Edinburgh, Apr 2017
Secret Lab came with quite a reputation to live up to, having been described as the best game in the UK by probably the three most experienced escapers in the country, including a certain well-known reviewer. Did it live up to the hype? In a word, yes.
The decor is more high-tech and ambitious than the other games at this venue. If that makes it not quite as authentic-looking as those, it makes up for that in visual impact and ‘wow’ factor; and it is in any case packed with fantastic, convincing, confusing and intriguing pieces of equipment of all sorts. There are half a dozen things, all used as part of the game not just as decorations, any of which would be a memorable highlight of most games.
There is a great deal to do, and even experienced teams will find it a challenge to finish within the time limit. Divide and conquer is the only sensible approach. On the other hand, several tasks require communication and cooperation between two or more players, and the many intertwined strands of the game structure keep players from breaking into separate groups for long. Good coordination is essential.
Plenty of games have players in a laboratory attempting to find a vaccine for a deadly virus. This one puts a light tongue-in-cheek spin on the familiar plot which later resurfaced unexpectedly. The subtle humour shows through elsewhere too in small touches (search thoroughly!).
I guess I could find things to nit-pick about Secret Lab: for instance, one of the codes is discovered in a very naturalistic way, but the rest exist with no explanation, simply as puzzles for the players to solve. But that comes across not so much as a weakness as a stylistic choice; and in any case that’s a bar that almost no escape games manage to meet. I guess if you hate padlocks and keypads then that might put you off… but it shouldn’t, because there’s so much here that’s so good, and it would be a terrible shame to miss it for any reason.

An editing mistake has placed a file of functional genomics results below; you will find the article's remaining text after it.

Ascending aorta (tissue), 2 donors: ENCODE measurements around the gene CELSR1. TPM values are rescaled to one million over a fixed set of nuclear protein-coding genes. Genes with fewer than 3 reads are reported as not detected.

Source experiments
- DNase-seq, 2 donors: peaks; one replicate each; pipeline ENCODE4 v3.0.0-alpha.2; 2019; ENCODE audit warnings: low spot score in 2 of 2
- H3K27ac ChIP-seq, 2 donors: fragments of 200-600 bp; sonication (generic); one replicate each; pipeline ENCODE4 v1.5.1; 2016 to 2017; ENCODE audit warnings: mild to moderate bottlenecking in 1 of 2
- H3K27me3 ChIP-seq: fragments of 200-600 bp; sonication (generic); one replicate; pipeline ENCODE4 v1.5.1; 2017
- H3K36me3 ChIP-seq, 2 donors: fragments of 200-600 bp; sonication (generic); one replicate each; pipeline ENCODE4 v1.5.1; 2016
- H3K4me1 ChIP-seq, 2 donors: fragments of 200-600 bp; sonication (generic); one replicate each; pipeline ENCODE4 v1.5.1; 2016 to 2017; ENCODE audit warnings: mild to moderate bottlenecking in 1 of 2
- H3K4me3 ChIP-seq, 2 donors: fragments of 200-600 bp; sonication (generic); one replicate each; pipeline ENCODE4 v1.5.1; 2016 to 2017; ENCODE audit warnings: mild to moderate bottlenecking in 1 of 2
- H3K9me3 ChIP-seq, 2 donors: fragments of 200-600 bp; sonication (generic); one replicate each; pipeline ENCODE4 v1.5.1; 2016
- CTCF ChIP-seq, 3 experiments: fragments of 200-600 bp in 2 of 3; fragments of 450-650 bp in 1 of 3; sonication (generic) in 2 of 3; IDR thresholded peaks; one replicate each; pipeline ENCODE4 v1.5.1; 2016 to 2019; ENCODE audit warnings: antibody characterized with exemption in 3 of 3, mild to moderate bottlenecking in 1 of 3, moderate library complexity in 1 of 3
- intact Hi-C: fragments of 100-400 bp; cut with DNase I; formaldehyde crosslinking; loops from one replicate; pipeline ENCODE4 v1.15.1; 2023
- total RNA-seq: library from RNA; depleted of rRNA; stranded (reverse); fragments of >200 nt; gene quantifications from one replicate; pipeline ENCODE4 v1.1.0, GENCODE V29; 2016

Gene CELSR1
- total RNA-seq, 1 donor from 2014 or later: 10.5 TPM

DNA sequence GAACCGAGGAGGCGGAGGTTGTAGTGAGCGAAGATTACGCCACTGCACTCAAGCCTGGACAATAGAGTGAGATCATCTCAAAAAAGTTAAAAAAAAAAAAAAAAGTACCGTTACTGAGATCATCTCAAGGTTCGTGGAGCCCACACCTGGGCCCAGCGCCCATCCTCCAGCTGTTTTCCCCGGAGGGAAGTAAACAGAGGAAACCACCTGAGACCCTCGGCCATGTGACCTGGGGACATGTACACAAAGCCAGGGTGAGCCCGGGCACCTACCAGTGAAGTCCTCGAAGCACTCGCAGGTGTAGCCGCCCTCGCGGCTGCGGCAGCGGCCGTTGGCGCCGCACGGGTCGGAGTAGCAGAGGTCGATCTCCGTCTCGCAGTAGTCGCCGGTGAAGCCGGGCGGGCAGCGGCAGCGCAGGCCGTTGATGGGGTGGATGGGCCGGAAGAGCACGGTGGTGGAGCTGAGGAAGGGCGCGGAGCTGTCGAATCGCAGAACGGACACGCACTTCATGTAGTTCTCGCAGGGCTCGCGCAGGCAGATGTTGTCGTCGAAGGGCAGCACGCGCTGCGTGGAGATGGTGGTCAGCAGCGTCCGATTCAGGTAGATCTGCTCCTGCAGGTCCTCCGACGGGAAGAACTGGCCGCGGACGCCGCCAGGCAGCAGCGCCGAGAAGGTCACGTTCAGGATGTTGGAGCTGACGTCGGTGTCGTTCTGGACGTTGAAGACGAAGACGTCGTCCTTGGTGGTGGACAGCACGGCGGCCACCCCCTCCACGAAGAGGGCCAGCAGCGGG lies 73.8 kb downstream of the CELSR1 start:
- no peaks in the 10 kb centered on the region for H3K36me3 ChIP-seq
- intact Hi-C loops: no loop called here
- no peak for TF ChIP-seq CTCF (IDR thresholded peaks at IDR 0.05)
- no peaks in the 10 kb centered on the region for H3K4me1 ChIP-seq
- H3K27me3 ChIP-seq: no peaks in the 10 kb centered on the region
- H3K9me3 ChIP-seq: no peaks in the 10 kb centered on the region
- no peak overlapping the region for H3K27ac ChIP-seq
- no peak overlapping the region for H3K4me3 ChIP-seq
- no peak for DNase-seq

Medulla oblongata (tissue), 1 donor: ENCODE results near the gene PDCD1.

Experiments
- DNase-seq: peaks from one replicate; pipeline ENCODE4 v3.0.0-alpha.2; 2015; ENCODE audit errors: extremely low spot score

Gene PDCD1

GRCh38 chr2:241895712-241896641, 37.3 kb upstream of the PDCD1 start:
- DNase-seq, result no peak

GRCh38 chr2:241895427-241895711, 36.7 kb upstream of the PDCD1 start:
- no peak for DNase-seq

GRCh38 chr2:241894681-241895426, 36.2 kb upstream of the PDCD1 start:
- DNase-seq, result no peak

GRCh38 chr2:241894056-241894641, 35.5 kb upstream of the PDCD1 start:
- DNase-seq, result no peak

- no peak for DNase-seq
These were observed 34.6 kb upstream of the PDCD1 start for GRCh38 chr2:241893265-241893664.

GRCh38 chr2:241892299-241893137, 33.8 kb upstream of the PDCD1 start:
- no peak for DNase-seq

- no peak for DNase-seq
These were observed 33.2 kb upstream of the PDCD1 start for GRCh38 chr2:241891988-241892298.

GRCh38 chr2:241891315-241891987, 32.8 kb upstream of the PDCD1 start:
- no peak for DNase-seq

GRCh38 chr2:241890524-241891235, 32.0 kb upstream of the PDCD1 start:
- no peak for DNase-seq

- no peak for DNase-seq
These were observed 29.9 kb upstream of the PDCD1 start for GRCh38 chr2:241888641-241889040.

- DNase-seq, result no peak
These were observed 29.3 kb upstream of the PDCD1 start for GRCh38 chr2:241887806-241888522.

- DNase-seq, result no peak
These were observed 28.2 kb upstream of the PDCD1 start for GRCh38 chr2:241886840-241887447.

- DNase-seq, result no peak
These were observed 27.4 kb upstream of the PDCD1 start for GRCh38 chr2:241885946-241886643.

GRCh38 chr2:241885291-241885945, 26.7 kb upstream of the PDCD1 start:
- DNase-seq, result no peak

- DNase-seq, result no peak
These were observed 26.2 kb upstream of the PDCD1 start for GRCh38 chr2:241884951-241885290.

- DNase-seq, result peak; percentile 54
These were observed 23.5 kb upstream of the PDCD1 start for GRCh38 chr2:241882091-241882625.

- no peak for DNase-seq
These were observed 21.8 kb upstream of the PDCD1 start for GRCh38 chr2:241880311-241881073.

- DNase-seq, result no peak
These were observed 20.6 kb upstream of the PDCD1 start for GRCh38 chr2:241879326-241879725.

This is a fantastic game that is memorable and original right from the outset, and maintains its quality through to a finish that manages to be simultaneously frantic, tense and amusing.
Secret Lab combines a wide range of puzzles and puzzle types. It feels fun and the puzzles are each themed to match the lab. There’s plenty for a team of 4-6 to do and the game has a few surprises at the beginning and end. There are very few bottlenecks so this game works with a slightly larger team than usual. Excellent fun.